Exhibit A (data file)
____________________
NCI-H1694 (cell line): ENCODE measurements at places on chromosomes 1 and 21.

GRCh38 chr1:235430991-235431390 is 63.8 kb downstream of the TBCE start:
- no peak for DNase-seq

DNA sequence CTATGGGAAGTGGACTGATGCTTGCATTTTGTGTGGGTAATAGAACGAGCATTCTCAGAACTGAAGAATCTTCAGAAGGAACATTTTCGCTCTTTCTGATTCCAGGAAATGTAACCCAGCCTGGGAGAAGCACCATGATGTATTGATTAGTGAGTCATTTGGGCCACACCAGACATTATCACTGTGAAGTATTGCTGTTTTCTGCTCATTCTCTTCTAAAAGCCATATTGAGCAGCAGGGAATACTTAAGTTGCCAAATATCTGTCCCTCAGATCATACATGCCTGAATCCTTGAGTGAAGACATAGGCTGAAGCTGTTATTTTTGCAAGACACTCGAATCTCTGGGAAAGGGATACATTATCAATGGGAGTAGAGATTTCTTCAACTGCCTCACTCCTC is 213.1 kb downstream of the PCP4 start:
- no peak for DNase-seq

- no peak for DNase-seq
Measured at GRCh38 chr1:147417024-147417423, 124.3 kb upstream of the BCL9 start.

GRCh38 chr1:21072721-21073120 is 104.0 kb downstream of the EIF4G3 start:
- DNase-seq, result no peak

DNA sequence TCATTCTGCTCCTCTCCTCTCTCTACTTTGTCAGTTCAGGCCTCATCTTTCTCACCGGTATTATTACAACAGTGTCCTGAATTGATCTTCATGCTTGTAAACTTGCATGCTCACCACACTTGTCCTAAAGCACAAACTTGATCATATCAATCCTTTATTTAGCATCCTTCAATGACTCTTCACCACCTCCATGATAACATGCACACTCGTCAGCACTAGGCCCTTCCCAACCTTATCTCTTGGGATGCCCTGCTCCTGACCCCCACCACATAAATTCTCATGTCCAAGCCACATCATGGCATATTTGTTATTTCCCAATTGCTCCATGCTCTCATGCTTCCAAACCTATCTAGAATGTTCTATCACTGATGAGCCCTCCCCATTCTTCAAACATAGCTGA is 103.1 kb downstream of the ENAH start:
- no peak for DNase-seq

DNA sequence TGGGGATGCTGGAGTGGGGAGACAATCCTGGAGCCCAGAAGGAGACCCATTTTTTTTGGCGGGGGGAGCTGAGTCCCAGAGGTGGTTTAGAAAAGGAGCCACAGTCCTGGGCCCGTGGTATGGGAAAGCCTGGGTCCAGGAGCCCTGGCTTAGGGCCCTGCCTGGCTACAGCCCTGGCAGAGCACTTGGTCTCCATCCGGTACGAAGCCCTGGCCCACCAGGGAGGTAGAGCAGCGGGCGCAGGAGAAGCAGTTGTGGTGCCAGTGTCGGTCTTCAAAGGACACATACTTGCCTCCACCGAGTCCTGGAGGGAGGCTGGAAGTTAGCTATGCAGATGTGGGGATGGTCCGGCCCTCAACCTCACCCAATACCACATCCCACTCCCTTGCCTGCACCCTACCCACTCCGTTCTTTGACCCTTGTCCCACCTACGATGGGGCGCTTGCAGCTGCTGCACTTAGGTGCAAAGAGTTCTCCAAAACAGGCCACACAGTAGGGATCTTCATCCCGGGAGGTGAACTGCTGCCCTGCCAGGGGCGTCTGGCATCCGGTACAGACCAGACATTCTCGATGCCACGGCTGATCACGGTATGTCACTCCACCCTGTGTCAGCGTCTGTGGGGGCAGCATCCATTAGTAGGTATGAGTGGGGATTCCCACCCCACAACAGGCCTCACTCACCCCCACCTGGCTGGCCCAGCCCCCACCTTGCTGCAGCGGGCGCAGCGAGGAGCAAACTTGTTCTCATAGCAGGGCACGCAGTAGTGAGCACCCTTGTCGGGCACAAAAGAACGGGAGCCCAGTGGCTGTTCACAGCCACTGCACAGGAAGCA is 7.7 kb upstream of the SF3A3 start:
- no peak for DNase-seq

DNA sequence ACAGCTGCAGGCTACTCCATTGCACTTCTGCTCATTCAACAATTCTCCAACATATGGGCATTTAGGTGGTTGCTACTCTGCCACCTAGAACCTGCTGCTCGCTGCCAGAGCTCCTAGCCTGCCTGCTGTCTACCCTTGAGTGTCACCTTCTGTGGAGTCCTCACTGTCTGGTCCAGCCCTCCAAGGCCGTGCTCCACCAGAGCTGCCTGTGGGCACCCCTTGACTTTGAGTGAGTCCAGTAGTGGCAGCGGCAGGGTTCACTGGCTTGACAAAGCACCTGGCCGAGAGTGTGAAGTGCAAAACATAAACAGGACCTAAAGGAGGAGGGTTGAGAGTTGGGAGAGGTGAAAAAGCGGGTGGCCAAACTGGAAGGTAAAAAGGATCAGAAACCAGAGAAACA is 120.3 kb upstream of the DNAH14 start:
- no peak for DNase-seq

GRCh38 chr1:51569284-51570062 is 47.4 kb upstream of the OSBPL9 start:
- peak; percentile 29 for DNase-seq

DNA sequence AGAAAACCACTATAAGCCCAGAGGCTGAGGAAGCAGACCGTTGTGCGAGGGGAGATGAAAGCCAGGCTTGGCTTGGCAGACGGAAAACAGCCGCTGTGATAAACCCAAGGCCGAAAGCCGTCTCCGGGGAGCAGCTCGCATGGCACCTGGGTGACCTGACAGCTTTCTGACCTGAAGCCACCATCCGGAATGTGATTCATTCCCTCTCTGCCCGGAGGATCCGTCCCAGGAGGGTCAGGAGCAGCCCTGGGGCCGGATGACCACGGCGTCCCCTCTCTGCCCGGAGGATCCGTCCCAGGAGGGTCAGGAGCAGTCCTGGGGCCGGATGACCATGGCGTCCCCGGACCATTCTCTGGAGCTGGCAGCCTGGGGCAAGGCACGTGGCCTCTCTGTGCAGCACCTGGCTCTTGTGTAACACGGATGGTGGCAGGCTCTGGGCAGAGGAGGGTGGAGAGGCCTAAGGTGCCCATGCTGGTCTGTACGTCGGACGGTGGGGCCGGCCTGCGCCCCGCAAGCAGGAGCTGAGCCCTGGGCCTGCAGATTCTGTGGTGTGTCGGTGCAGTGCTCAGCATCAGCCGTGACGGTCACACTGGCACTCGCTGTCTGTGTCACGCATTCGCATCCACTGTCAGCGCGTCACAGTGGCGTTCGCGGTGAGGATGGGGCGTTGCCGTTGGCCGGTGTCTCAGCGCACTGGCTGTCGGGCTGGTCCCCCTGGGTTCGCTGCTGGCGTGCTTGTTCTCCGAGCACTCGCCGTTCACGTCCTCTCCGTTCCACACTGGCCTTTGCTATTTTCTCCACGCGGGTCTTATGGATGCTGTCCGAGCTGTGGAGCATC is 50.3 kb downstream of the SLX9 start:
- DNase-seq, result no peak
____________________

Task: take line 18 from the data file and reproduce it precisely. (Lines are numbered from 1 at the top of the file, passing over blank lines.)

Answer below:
DNA sequence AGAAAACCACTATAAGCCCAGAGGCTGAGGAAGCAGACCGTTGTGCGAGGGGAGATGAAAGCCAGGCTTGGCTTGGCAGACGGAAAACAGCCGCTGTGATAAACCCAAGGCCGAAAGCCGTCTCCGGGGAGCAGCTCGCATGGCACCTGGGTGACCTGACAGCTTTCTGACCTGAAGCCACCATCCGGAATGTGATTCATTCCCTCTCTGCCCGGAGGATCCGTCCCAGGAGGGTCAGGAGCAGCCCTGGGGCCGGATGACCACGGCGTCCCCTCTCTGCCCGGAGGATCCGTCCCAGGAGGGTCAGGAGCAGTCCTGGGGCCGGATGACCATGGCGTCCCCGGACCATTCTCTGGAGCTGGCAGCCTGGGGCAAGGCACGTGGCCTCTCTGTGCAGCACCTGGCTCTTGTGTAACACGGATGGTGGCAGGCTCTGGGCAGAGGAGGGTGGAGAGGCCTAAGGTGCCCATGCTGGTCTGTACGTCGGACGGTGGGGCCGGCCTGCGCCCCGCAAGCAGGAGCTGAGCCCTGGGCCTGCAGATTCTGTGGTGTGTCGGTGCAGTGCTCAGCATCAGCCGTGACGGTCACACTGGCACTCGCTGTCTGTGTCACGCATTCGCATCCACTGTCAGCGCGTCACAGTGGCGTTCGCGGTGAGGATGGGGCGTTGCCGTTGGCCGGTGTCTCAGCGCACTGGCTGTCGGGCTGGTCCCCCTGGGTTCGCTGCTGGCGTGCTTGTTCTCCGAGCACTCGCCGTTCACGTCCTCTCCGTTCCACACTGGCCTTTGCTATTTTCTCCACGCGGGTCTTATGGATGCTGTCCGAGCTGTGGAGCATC is 50.3 kb downstream of the SLX9 start: